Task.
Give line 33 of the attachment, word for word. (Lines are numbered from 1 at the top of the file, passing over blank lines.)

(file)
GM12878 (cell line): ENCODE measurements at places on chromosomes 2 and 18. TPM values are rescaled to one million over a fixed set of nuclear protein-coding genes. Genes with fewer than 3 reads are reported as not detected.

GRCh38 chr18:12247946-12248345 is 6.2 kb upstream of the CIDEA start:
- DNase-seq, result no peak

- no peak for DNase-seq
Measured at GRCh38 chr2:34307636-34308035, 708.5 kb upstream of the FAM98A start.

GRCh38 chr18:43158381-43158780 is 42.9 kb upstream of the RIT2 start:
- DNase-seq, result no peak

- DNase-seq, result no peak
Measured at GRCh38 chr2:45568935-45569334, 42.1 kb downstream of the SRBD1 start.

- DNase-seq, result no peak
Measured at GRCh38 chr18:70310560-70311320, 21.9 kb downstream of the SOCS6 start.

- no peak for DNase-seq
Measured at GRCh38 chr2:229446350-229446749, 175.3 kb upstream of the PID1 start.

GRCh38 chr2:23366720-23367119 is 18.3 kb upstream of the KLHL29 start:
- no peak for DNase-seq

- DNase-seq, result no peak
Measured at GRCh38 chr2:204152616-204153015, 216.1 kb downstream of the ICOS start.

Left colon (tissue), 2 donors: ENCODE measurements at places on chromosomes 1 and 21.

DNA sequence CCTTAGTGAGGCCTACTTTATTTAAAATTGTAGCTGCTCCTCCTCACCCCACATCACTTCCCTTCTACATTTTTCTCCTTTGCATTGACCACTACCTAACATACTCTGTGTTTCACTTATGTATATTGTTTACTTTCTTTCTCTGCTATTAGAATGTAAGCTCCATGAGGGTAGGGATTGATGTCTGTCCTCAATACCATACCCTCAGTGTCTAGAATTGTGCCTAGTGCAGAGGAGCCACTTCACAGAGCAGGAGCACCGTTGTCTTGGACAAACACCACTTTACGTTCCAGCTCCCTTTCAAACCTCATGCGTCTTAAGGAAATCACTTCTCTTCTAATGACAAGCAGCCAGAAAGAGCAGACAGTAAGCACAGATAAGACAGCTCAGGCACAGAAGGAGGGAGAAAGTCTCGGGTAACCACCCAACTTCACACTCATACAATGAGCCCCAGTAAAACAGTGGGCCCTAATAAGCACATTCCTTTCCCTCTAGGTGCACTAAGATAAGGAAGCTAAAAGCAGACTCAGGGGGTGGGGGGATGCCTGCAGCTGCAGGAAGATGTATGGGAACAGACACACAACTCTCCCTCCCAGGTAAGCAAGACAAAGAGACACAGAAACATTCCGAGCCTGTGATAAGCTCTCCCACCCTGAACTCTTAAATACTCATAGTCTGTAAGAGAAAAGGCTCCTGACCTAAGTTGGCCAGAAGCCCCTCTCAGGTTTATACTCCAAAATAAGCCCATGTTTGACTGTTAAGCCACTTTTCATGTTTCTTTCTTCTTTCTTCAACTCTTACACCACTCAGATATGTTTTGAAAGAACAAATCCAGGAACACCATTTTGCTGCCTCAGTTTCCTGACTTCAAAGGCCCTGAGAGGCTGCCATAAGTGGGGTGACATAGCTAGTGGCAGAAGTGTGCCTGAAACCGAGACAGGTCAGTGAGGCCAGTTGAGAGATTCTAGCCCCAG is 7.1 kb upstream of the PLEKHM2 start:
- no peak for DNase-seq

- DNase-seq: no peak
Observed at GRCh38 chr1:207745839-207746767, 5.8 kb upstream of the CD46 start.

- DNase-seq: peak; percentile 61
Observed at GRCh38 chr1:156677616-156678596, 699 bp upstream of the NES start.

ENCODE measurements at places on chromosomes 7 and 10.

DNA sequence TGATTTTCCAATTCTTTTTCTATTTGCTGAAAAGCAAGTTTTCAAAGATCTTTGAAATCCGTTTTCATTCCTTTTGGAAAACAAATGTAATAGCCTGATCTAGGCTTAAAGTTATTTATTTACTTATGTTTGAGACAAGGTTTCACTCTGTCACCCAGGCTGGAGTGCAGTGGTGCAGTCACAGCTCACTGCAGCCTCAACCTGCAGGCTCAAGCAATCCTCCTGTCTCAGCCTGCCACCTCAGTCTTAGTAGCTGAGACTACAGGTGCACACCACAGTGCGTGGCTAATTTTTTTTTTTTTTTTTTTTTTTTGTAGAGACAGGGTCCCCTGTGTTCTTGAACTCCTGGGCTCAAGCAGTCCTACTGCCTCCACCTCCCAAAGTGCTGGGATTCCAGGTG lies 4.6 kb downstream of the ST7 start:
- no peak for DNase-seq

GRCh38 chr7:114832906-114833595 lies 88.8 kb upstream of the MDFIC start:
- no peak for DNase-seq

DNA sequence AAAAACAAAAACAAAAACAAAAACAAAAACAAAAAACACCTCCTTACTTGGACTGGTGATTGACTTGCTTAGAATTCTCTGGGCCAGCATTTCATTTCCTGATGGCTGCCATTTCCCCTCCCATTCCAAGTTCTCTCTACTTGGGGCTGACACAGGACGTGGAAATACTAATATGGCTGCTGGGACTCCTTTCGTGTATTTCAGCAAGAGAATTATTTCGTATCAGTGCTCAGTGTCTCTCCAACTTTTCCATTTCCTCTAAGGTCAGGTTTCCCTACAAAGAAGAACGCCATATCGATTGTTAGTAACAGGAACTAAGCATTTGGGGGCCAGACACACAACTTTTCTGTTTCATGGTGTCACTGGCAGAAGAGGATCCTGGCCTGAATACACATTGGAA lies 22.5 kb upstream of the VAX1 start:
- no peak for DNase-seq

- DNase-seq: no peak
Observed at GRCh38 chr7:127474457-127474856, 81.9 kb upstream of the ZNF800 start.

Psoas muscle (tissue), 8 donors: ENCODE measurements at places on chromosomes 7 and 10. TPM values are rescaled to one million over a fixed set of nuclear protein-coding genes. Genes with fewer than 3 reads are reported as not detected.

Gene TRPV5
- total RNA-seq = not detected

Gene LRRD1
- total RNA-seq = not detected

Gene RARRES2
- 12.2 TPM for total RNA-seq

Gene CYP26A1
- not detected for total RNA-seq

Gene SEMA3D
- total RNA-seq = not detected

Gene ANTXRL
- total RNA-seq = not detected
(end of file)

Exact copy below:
Observed at GRCh38 chr7:127474457-127474856, 81.9 kb upstream of the ZNF800 start.